Rancho California Water District Water Quality
Rancho California Water District's (RCWD's) water comes from a variety of natural sources. Our natural sources include precipitation, untreated import water recharge basins, and regional groundwater (aquifers). RCWD also purchases treated water from Metropolitan Water District of Southern California. This agency imports water from Northern California and the Colorado River. Water delivered to homes and businesses is a blend of well water (50%) and import water (45%).
The RCWD-managed groundwater basins are estimated to hold over 2 million acre-feet of water. The annual safe yield of these basins is approximately 30,000 acre-feet per year, which meets nearly half of RCWD's needs. An acre-foot equals about 326,000 gallons, or enough water to cover an acre of land about the size of a football field, one foot deep. An average California household uses between one-half and one acre-foot of water per year for indoor and outdoor use. Surface water from Vail Lake and Lake Skinner is used to help replenish our groundwater supplies through recharge operations.
All aquifers managed by RCWD are located in the Santa Margarita Watershed. Oversight of all groundwater production within the Santa Margarita Watershed falls under the continuing jurisdiction of the United States District Court, San Diego and is administered under the auspices of a court appointed water master (the "Santa Margarita Water Master"). Most of the remaining water demands are met with imported water purchased from Metropolitan Water District of Southern California.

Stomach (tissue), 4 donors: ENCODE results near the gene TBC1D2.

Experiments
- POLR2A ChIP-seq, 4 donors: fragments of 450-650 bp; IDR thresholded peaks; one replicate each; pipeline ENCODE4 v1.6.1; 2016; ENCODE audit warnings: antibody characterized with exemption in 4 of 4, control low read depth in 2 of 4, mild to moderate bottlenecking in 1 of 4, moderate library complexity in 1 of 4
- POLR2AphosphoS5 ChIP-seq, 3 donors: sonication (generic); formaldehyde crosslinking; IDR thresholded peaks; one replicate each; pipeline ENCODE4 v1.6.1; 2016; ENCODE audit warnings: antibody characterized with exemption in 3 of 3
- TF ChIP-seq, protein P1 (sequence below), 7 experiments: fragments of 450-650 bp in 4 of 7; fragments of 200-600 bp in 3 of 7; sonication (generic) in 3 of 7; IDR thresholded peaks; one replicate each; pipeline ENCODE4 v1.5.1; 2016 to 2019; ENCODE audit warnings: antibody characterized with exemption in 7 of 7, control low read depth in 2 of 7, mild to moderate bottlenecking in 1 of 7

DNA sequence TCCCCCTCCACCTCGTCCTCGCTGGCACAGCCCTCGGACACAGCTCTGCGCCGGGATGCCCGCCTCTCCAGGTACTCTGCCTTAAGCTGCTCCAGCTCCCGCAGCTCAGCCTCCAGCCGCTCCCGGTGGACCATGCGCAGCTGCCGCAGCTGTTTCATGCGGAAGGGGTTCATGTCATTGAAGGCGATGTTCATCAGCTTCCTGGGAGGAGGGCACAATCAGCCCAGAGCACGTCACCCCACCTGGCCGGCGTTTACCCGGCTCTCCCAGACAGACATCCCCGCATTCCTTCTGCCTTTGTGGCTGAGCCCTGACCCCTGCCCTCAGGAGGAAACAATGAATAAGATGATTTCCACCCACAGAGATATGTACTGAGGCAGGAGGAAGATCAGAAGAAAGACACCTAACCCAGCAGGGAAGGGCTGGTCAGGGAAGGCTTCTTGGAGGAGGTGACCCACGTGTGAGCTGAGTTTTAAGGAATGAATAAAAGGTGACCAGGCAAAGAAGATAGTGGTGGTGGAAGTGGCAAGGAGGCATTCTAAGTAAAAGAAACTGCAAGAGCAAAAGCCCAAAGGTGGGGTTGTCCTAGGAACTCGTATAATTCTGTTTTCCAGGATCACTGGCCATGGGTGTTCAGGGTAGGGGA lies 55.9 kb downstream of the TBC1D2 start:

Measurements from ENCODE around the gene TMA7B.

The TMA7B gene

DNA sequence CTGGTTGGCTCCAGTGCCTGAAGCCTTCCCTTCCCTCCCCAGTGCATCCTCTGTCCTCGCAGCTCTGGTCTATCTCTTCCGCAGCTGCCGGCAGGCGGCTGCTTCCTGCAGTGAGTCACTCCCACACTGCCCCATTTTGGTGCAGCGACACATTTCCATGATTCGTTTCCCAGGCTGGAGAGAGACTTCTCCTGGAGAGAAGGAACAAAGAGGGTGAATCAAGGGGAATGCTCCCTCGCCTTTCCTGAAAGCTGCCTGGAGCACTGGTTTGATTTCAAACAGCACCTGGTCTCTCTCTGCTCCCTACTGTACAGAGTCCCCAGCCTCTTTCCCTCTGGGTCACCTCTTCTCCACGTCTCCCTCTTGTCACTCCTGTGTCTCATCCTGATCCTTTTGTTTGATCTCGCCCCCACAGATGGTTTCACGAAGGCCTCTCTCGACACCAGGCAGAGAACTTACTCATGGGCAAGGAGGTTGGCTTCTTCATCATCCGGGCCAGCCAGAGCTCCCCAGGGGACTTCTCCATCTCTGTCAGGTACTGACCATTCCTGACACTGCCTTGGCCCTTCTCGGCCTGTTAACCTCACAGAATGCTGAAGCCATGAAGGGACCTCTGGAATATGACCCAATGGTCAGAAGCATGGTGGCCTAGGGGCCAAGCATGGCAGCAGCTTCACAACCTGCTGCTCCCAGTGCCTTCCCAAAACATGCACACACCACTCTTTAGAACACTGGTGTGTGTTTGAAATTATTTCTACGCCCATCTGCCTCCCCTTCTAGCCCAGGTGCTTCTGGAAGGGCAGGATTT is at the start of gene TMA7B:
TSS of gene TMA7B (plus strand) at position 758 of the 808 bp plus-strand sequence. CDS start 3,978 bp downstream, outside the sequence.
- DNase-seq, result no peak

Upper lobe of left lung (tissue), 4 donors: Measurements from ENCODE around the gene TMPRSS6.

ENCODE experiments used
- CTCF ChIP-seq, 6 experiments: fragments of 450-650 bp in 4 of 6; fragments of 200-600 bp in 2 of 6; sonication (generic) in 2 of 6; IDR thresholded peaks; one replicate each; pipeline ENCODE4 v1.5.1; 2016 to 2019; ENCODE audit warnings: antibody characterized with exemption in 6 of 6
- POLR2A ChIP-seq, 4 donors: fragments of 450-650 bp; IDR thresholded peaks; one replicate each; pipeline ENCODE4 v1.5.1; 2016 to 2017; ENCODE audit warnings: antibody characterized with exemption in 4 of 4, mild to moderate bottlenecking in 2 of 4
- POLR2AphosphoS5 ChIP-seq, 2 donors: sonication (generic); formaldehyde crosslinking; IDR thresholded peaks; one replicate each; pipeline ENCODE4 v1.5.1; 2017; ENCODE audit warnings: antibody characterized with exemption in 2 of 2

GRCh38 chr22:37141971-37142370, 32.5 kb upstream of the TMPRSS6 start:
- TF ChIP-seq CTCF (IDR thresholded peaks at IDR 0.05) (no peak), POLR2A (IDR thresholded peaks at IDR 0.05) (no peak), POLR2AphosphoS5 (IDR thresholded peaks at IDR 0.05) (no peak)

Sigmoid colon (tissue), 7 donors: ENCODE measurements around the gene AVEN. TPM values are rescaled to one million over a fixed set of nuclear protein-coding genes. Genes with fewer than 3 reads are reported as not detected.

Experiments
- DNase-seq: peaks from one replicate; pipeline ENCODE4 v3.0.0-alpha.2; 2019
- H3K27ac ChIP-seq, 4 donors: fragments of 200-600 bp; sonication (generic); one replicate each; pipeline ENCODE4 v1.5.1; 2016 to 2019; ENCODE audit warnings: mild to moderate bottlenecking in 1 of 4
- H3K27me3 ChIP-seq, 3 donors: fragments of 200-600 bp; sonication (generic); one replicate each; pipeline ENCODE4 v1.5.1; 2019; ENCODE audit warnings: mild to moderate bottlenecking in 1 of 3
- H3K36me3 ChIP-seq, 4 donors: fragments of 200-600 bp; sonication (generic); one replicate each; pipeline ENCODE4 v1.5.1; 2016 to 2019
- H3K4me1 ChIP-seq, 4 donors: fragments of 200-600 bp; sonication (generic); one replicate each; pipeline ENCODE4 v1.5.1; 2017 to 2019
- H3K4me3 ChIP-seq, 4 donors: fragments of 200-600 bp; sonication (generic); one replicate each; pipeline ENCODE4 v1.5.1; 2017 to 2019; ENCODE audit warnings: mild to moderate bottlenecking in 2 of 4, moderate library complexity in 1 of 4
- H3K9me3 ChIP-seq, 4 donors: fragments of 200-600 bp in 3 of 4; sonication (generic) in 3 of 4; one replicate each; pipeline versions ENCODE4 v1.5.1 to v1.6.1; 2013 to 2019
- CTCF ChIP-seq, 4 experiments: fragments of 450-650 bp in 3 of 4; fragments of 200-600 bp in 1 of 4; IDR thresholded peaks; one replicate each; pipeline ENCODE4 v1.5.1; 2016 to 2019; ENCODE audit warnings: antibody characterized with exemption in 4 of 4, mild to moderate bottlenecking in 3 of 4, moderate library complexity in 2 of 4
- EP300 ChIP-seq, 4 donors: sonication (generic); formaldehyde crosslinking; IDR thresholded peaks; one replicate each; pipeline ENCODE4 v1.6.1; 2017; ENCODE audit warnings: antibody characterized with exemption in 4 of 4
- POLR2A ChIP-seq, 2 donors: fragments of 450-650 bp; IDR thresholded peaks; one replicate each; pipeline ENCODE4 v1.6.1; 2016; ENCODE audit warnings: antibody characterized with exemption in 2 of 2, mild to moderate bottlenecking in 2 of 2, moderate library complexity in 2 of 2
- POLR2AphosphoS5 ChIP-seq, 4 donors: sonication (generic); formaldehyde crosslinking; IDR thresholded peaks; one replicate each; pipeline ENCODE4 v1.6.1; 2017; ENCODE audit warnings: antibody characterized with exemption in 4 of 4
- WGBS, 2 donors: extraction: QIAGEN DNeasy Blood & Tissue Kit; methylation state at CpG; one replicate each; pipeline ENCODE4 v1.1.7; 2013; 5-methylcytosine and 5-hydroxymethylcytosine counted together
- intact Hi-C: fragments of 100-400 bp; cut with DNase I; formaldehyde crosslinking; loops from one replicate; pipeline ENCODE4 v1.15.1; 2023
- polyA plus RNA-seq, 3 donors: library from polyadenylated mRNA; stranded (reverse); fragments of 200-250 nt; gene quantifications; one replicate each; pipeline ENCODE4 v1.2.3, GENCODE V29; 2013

To ensure the highest quality of water is supplied to our customers, RCWD's water quality staff collects routine samples at several locations throughout the service area. While taking samples, staff monitors chlorine, temperature, pH, and other physical characteristics of the water to verify proper levels. These samples are taken to a laboratory and analyzed for water quality compliance and routine monitoring requirements.
Water Quality Report
Ground water supplies come from production wells located throughout RCWD. These wells require routine sampling independent from the distribution system requirements. Strict sampling techniques are utilized to meet compliance and laboratory requirements. All results are published annually in the Water Quality Report (PDF).
Much of California's water is stored as snow in the Sierra Nevada Mountains. The RCWD Consumer Confidence Report is published annually and it typically provides information about where your water comes from, what it contains, and other general public consumer information.